Saturday, October 7, 2017

VSA Public Nuisance Lawsuit Against City and County for Dangerous Conditions on Boardwalk Goes Forward

The VSA's lawsuit against the City and County of Los Angeles for intolerable conditions along the Venice Boardwalk and beach is finally moving ahead.

After waiting over a year for the trial court to assemble the formal record, our attorney Jonathan Deer, a Venice resident and veteran appellate attorney, has begun work on the VSA's appeal brief.


Jon's analysis is that it was inappropriate for the appellate court to initially reverse the trial court's decision in favor of the VSA and our individual plaintiffs.  Jon maintains that there are issues in the case that must be tried by a jury and thus are not subject to the City's and County's  motions for summary judgment.

Jon has agreed to a fixed fee for all legal work, court appearances, etc., involved in the case.  

If you would like to support the suit, contributions from $50 to $1,000 are welcome.  Donations may be made by PayPal on the VSA's website or by check sent to the VSA, 1615 Andalusia Avenue, Venice, CA  90291.




Saturday, September 16, 2017

Letter from a Concerned Venice Resident about the Fallacy that Pending Housing Projects Will Help Venice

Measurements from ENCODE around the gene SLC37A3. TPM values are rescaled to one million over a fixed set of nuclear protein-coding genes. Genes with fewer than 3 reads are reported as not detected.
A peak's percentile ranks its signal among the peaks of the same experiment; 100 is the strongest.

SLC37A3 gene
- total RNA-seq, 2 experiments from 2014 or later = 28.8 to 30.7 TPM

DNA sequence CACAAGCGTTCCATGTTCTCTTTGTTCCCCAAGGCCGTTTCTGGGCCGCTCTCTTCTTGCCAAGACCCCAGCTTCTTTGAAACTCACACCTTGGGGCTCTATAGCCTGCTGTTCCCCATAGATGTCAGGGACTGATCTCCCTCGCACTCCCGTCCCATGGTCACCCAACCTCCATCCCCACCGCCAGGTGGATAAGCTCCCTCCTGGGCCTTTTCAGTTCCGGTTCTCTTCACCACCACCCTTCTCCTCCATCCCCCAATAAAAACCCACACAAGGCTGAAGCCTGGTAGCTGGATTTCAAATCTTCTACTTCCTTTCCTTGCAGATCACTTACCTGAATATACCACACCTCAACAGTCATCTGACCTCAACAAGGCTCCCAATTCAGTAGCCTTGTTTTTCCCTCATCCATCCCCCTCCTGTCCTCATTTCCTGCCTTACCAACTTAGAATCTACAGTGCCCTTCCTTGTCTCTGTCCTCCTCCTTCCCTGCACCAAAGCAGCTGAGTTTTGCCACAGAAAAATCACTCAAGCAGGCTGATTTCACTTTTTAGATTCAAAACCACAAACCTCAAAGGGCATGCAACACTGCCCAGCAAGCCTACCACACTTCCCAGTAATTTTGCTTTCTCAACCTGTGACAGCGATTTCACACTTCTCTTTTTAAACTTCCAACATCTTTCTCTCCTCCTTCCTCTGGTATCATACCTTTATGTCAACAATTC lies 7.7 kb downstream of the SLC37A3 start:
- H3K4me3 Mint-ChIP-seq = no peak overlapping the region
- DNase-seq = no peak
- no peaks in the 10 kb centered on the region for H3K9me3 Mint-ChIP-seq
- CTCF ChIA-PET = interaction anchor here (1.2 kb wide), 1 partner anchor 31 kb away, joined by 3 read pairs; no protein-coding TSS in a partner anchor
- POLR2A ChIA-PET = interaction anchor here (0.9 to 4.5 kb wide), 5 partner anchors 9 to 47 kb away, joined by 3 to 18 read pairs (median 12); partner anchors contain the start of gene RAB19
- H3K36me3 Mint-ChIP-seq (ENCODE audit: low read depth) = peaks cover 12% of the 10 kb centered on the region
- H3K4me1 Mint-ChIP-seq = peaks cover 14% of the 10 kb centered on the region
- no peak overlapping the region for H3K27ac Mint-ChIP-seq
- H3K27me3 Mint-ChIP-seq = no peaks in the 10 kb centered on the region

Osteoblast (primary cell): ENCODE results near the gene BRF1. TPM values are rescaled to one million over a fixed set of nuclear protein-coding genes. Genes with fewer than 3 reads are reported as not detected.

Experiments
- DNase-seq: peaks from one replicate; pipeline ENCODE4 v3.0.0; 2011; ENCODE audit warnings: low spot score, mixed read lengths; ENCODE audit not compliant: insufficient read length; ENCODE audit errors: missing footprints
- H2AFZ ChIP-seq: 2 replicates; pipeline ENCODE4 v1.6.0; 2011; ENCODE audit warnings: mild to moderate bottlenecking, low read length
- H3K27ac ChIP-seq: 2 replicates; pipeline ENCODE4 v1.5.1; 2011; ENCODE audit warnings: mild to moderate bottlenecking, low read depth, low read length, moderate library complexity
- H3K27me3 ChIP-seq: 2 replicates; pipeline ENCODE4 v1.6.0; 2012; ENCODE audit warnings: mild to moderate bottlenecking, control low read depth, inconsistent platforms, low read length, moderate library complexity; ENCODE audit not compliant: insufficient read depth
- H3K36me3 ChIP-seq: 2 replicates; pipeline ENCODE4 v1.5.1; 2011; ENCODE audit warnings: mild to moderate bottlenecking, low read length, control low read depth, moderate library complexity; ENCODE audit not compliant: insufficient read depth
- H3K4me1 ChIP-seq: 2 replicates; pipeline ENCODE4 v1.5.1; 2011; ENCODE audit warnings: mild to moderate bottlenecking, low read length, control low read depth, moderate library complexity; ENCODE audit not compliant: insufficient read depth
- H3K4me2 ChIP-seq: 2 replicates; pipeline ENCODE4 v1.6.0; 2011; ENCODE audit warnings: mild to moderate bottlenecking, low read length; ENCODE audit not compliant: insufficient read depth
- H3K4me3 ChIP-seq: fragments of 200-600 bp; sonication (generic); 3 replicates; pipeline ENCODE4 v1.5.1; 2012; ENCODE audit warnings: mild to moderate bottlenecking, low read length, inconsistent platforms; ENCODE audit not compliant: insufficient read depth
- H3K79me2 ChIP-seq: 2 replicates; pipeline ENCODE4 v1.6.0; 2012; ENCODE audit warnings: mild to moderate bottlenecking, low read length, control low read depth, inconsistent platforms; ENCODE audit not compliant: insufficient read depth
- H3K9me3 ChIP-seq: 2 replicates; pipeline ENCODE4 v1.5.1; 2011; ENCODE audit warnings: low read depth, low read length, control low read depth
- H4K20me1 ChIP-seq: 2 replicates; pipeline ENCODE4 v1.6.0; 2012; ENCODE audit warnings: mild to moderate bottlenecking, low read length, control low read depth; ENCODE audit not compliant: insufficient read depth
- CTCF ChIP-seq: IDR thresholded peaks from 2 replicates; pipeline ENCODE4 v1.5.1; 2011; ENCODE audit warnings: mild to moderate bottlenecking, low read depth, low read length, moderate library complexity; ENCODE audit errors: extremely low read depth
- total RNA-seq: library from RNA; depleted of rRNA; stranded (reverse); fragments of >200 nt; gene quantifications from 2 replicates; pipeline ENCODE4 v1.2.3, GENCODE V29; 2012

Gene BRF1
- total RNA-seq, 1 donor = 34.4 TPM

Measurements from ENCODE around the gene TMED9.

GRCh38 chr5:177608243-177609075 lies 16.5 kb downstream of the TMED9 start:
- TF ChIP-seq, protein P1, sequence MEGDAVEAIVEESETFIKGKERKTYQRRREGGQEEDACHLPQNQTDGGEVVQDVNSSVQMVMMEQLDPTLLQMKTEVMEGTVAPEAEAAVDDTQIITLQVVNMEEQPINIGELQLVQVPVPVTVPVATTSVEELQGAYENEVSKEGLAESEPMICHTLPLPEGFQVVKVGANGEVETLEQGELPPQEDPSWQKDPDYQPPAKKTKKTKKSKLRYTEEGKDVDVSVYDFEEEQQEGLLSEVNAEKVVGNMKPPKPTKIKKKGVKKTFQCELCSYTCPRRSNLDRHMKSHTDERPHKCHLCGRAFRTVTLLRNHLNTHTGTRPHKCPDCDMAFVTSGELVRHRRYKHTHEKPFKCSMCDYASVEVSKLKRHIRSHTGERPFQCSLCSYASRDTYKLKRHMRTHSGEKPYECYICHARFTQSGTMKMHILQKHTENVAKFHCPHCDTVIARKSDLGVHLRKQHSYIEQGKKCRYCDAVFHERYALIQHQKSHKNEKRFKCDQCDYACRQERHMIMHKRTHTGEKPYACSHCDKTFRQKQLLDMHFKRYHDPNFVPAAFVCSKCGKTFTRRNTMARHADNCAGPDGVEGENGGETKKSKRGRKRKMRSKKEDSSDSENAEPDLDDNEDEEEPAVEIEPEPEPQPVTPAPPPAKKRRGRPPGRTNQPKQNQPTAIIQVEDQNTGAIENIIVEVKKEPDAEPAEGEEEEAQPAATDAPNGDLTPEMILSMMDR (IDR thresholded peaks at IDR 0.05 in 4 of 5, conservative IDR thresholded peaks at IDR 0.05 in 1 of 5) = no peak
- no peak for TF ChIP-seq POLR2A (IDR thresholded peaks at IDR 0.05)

As a 22-year resident and property owner in Venice, I feel I have some perspective on the homeless situation and how it’s changed for the worse over the past few years.

I was at the VNC meeting on Monday. It’s focus was to convince everyone that there’s a problem with homelessness, but there were really no answers about how the supportive housing projects would specifically relieve the dire situation we’re facing as a community here in Venice.

I was told by multiple VNC reps that only about 45 units of the Venice median project would be allotted for the chronically homeless – and there is no guarantee that ANY of the homeless now living in Venice would receive that housing. In fact, statistically, none of the people currently living on the streets of our community would get this housing. Even if 45 out of the over 3,000 thousand homeless people living on the streets in West LA alone were to get that housing, how, in any way, would it help our community? These projects would provide services to not only its residents, but to other homeless people as well. They will act as magnets, drawing even more homeless to the streets of Venice, further exacerbating the problem.

I asked multiple representatives supporting the project this question and no one had an answer. I also asked how will these projects positively affect our community. The only answer I got was that “…it will get 45 people off the streets.” When I replied that this a statistically insignificant number and that the 45 folks may not even come from Venice, I was told “…it’s better than nothing.” When I said these projects would attract even more homeless to the area, their reply was that “…they will come any way.”